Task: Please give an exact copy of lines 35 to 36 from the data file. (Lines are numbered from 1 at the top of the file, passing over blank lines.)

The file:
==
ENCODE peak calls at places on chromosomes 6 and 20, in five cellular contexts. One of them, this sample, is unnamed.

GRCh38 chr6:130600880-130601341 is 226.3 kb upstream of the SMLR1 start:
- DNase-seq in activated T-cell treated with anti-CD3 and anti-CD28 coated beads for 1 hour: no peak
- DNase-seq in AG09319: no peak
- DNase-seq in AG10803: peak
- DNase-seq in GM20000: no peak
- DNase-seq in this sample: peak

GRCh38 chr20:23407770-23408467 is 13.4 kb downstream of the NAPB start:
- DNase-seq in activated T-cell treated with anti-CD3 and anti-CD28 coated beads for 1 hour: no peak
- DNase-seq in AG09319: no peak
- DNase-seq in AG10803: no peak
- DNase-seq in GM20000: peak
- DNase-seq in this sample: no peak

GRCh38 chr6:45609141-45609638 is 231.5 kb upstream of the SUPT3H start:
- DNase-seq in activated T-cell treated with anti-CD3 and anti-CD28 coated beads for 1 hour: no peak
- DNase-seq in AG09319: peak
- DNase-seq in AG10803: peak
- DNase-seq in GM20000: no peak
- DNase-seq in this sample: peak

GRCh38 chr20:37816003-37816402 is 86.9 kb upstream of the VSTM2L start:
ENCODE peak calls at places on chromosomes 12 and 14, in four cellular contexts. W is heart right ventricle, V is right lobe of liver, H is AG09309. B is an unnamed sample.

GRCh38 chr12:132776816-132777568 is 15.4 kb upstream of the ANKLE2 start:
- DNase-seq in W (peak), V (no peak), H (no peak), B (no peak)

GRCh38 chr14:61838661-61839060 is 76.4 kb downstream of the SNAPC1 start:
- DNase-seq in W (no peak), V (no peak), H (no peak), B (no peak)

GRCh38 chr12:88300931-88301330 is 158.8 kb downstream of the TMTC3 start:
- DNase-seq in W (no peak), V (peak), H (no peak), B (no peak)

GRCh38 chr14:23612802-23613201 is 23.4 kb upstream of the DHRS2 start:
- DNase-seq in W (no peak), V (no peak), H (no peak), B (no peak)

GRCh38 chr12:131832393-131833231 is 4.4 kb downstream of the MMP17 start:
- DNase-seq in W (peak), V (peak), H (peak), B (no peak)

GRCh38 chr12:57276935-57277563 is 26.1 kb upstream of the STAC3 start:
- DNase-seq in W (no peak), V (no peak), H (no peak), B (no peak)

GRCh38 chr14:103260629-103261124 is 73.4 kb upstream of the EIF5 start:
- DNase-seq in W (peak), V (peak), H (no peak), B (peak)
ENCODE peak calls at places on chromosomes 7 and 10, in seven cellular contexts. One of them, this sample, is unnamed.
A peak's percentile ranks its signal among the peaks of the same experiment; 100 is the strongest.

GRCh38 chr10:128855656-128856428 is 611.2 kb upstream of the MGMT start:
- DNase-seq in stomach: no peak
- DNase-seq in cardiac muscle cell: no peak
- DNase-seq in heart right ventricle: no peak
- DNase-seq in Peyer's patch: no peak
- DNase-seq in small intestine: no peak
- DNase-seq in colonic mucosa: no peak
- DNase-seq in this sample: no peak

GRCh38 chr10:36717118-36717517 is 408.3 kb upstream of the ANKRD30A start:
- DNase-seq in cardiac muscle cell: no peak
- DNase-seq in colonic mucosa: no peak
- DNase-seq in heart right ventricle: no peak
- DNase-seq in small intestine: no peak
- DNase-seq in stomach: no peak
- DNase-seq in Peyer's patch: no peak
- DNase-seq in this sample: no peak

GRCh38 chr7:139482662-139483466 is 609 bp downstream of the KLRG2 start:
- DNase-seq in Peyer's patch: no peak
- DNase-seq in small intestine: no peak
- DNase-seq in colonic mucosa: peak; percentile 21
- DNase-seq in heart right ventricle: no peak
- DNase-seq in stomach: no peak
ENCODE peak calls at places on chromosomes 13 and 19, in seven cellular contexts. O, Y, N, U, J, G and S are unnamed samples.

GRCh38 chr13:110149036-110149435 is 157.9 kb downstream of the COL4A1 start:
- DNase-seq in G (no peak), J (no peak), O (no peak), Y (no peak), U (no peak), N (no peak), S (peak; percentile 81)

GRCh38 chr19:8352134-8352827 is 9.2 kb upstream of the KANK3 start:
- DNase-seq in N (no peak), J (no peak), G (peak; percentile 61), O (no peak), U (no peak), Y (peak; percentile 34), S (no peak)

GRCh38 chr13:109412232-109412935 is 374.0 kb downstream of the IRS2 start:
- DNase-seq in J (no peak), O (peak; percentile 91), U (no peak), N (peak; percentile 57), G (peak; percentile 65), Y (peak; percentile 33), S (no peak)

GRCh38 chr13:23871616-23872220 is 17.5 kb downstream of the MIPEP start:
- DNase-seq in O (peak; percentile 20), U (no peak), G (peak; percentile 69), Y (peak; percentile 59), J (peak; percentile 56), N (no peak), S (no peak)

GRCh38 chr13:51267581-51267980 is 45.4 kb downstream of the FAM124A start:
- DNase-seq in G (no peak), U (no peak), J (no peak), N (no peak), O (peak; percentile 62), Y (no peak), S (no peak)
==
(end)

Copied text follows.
- DNase-seq in W (peak), V (peak), H (no peak), B (peak)
ENCODE peak calls at places on chromosomes 7 and 10, in seven cellular contexts. One of them, this sample, is unnamed.